While the law seems clear that the Church has not made out a case for unreasonable economic hardship, requiring the Mayor’s Agent to deny the demolition permit, the result hardly seems satisfactory. The Church now has a duty to stabilize the carriage house to address safety concerns, consistent with the order from DCRA. Merely prohibiting the demolition of the carriage house, however, will not restore it to beneficial use. HPRB urged the Church and local community groups to cooperate to stabilize and save the carriage house and share expenses, which seems highly desirable. The Church has not explored any adaptive reuse or conveyance of the carriage house through sale or lease. Indeed the Church expressed unwillingness even to consider leasing the carriage house.7           The Church feels beleaguered and lacks knowledge of real estate and preservation. Community groups ought to approach the Church with alternatives for restoring the carriage house. A renovated carriage house could generate additional income for the Church through rental of space. Our preservation law prohibits unwarranted demolition but seeks constructive solutions.
ACCORDINGLY, the demolition permit is DENIED.

________________ J. Peter Byrne, Mayor’s Agent Hearing Officer

________________ Harriet Tregoning Director, Office of Planning October 19, 2012

Reference: -

The role of the Mayor’s Agent and legal decisions are nicely explored through this link: -

Stables and other small buildings (now referred to as Accessory Dwelling Units) in the alleys of DC are disappearing through demolition by neglect, demolition by permission and demolition by stealth. The final data from the DC Alley Survey Project - undertaken by the Historic Preservation Office - comparing past maps of alley buildings to the extant buildings will be fascinating as one compares what was thought to exist by recent maps and the reality of what has been lost.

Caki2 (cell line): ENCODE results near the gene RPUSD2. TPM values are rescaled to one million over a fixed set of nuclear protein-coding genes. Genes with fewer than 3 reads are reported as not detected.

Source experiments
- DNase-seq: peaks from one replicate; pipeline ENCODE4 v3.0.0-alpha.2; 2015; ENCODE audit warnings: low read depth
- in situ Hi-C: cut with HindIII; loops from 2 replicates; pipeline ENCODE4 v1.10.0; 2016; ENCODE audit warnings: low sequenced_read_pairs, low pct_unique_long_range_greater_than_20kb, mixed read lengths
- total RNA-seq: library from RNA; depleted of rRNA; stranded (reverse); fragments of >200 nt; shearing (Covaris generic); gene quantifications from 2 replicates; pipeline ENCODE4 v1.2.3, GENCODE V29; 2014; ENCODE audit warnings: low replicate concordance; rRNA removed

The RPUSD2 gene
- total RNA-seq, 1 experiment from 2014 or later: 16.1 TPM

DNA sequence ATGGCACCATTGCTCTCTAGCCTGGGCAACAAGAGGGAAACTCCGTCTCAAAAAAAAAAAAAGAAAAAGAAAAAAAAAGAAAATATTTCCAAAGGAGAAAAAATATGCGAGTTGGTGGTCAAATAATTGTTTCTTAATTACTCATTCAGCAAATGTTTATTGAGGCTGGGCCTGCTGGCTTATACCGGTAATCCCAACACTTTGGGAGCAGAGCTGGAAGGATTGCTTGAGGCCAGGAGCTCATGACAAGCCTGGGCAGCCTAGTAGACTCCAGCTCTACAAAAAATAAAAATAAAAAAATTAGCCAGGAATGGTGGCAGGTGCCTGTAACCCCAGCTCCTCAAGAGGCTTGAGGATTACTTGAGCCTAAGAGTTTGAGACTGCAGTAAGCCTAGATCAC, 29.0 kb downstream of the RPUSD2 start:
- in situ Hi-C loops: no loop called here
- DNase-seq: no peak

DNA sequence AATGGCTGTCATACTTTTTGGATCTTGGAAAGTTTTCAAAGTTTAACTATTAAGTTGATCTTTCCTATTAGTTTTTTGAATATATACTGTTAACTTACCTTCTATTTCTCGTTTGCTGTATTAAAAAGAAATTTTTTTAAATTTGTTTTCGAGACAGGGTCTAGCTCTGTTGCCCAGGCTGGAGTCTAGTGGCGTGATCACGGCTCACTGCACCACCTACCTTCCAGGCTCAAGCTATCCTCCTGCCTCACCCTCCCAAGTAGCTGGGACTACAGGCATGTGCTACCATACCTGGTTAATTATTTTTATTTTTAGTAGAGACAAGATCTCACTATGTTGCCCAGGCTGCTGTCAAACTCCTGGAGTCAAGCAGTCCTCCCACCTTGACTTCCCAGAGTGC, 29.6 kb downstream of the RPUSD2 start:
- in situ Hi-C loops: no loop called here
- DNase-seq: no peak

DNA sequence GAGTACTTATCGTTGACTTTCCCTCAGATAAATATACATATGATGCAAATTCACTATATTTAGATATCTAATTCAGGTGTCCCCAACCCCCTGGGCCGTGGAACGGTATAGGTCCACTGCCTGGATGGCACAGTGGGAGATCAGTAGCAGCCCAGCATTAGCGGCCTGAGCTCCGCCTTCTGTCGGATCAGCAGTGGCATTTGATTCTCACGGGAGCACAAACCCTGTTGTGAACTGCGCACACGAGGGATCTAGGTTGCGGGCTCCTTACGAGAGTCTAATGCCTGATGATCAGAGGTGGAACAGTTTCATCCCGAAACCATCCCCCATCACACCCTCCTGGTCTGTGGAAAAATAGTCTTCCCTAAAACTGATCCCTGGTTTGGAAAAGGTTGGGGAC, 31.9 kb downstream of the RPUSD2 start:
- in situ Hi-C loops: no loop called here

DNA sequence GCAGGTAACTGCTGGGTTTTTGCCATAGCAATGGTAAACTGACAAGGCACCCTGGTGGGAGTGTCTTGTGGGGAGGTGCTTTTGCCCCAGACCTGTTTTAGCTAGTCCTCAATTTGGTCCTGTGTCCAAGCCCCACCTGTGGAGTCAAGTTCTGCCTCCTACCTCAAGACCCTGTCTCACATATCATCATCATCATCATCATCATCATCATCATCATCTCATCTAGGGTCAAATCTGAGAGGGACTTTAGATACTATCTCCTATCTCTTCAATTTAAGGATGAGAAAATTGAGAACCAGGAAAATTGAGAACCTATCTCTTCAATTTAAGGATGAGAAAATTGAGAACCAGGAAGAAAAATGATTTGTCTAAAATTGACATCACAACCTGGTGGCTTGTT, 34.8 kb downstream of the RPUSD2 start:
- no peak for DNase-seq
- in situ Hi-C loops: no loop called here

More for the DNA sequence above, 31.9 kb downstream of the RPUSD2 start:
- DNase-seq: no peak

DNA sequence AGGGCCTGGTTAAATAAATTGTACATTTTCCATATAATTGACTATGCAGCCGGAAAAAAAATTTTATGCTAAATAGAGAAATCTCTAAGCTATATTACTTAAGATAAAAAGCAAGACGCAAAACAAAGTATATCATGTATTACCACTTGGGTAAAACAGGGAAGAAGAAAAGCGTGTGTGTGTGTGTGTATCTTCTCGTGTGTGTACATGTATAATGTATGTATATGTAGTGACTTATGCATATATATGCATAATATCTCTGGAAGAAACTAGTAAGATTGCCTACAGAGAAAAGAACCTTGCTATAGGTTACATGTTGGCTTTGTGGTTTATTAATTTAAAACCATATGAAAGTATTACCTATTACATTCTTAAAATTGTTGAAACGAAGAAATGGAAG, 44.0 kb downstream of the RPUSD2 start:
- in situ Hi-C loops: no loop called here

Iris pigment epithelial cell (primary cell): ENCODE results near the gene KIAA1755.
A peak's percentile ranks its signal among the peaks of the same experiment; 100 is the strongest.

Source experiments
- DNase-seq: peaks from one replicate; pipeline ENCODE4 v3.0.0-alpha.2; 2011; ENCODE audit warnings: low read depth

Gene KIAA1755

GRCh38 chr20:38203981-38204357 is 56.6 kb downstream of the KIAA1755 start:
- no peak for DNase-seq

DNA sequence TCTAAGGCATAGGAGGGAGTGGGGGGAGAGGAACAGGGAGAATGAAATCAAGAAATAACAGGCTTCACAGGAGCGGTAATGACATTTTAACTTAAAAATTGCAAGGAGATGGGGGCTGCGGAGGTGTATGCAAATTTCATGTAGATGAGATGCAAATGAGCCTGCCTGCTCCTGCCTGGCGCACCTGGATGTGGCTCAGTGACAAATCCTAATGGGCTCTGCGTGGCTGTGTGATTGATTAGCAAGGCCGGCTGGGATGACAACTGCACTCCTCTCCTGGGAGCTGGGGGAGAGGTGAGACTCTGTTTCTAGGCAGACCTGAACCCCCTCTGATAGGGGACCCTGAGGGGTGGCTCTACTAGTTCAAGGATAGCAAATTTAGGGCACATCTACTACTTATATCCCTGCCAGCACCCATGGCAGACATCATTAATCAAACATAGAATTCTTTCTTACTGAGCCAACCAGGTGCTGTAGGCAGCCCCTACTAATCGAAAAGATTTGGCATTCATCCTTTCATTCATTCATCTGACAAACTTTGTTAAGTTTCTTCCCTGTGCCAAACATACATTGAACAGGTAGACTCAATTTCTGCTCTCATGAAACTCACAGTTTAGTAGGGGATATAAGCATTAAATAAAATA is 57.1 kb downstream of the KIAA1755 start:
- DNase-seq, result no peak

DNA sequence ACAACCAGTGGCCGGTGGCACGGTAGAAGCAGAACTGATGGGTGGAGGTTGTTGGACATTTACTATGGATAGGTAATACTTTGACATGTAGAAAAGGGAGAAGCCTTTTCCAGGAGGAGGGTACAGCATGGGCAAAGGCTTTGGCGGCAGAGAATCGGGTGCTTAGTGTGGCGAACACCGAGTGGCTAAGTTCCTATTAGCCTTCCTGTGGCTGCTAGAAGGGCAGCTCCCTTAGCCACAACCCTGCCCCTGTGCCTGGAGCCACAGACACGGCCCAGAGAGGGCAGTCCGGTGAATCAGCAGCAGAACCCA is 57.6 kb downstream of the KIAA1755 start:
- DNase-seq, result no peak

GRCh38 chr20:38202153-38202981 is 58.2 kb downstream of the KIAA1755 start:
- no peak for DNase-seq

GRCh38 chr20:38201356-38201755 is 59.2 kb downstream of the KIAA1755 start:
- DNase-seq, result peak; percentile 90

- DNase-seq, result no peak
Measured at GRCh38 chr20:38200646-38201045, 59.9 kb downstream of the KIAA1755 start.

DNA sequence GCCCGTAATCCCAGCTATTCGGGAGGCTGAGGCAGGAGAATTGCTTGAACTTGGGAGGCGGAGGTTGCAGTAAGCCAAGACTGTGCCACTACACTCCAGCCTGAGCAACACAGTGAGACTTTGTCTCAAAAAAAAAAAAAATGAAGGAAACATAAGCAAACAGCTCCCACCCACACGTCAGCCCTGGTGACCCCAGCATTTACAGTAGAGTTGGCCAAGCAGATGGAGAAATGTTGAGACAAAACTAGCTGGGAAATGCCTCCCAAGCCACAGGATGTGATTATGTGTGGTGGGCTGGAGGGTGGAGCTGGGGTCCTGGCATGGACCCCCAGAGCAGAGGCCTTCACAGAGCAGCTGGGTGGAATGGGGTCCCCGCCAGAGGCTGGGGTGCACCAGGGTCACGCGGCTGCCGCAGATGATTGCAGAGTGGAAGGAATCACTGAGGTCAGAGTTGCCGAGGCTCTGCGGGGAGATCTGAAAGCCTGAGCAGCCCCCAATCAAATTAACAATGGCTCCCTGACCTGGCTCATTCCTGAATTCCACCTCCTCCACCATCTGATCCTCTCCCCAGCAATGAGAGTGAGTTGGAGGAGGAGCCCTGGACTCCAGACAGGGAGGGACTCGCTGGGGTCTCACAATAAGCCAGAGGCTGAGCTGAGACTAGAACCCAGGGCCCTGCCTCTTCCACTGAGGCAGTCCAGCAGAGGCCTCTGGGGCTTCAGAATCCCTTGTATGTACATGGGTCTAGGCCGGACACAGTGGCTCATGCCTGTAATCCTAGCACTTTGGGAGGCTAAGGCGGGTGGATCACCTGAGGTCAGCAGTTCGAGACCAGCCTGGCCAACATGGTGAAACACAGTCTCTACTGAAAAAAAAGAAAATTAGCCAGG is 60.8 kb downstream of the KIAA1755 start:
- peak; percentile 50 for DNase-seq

Why bother to save these rather humble structures? Because they reflect the unseen historic inner workings of the city where businesses mixed with residences. People gathered and talked and shared stories of their lives. Children played. The alleys provided essential services to the neighborhood such as bicycle repairs, blacksmith work, auto body shops, auto repair shops and workshops for artisans such as furniture repair craftsmen. In many ways they were the lubricant of the city. The alleys reflect a time when “things” were actually repaired and retained rather than being replaced and tossed. The Accessory Dwelling and Workshop Buildings in the alleys not only give a living sense of the past, but they also provide an opportunity to create living accommodations for young people of limited means who work in DC and love the city, but who cannot afford to break into the housing market. These buildings hold their own unique charm. When restored and adaptively reused they have proven to bring safety, pedestrian traffic and civility to places previously hidden from view as paths one feared to tread.

The currently evolving city code changes are a very encouraging step towards regenerating DC alley life.  Ultimately alley revitalization requires many ingredients working synergistically. Nonetheless this is an extremely worthwhile objective and a theme in urban planning that is gaining great traction throughout the country.